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J Clin Endocrinol Metab. 2009 Aug;94(8):2945-51. doi: 10.1210/jc.2009-0386. Epub 2009 May 26.

Circulating dehydroepiandrosterone sulfate concentrations during the menopausal transition.

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Center for Health and the Environment, University of California at Davis, 1 Shields Avenue, Davis, CA 95616, USA.



A previous report from the Study of Women Across the Nation indicated a rise in dehydroepiandrosterone sulfate (DHEAS) during the menopausal transition using data from three annual visits.


Our objective was to examine changes in DHEAS with chronological and ovarian aging, expanding the original analyses to include 10 yr of annual data.


A longitudinal observational study and cross-sectional analyses of baseline data were conducted. OUTCOME MEASURES AND SUBJECTS: DHEAS, age, menopause status, ethnicity, smoking, weight, and height were assessed in 2886 women from five ethnic groups aged 42-52 yr at entry. Hysterectomy, bilateral oophorectomy, and hormone use were excluded.


Cross-sectional analysis at baseline showed a linear decline in circulating log-transformed DHEAS with increasing age for either the entire cohort (2.81% per year) or for individual ethnicities. A similar negative association with baseline age (2.44% decline per year) was seen in longitudinal linear mixed modeling including observations from premenopause through late postmenopause, an additional 0.33% decline/year. In contradistinction, a late-transition rise in DHEAS was detected when the same women were analyzed by ovarian status. The average increase in mean circulating DHEAS level between early and late menopause transition, beyond changes predicted by aging, was 3.95%, followed by an average decline of 3.96% during the late postmenopause. Approximately 84.5% of the women had an estimated within-woman increase in DHEAS from premenopause/early perimenopause to late perimenopause/early postmenopause.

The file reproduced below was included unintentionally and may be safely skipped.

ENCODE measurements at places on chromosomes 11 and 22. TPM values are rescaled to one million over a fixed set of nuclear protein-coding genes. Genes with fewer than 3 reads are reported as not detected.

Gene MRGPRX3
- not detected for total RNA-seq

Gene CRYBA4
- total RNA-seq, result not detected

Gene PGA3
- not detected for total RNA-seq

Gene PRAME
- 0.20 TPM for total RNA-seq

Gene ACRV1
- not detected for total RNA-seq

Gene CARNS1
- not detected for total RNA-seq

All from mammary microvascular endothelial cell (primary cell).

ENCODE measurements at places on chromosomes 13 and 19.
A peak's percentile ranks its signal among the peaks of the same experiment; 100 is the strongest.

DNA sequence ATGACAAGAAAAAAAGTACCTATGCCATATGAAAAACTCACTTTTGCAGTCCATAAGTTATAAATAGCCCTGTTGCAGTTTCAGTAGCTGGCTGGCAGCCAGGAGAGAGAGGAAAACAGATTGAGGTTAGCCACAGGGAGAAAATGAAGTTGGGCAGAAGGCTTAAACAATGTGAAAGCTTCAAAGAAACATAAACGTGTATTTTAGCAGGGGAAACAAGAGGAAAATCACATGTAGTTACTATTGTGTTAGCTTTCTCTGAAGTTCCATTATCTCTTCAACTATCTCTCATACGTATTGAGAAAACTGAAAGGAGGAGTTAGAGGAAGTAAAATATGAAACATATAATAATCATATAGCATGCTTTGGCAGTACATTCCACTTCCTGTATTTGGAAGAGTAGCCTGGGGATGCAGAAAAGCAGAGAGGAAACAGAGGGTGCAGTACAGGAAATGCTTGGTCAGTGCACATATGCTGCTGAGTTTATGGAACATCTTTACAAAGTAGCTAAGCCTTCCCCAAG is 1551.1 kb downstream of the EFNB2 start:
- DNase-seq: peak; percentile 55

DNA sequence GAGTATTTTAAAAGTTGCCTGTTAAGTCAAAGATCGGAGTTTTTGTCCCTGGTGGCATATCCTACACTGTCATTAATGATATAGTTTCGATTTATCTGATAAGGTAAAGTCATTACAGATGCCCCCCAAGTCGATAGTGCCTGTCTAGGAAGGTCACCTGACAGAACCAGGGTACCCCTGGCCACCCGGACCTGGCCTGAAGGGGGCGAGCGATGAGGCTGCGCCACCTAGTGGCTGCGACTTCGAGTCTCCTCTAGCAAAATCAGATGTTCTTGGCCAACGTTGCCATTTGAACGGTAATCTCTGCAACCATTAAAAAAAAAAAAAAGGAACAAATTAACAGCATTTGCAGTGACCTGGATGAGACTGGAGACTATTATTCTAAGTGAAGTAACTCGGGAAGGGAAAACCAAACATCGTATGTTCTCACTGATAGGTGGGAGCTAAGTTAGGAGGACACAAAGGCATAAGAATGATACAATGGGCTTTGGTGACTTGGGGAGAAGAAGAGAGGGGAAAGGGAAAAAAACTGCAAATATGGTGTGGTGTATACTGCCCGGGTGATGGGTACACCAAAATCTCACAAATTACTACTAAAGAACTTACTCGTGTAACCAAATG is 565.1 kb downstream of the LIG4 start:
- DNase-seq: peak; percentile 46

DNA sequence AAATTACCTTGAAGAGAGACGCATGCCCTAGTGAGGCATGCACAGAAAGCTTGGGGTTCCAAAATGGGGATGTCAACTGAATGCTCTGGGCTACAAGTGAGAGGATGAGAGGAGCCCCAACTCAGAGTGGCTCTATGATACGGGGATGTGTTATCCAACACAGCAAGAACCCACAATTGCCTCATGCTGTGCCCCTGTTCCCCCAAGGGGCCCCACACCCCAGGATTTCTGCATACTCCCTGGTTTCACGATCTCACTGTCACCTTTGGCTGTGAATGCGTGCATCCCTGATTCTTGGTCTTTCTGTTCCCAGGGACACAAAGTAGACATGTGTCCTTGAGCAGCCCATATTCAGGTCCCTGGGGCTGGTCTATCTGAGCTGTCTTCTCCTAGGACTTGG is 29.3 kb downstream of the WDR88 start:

These observations underscore differences between cross-sectional and longitudinal studies and the importance of considering ovarian status. Additional investigations regarding adrenal contribution to sex steroids in mid-aged women are warranted.

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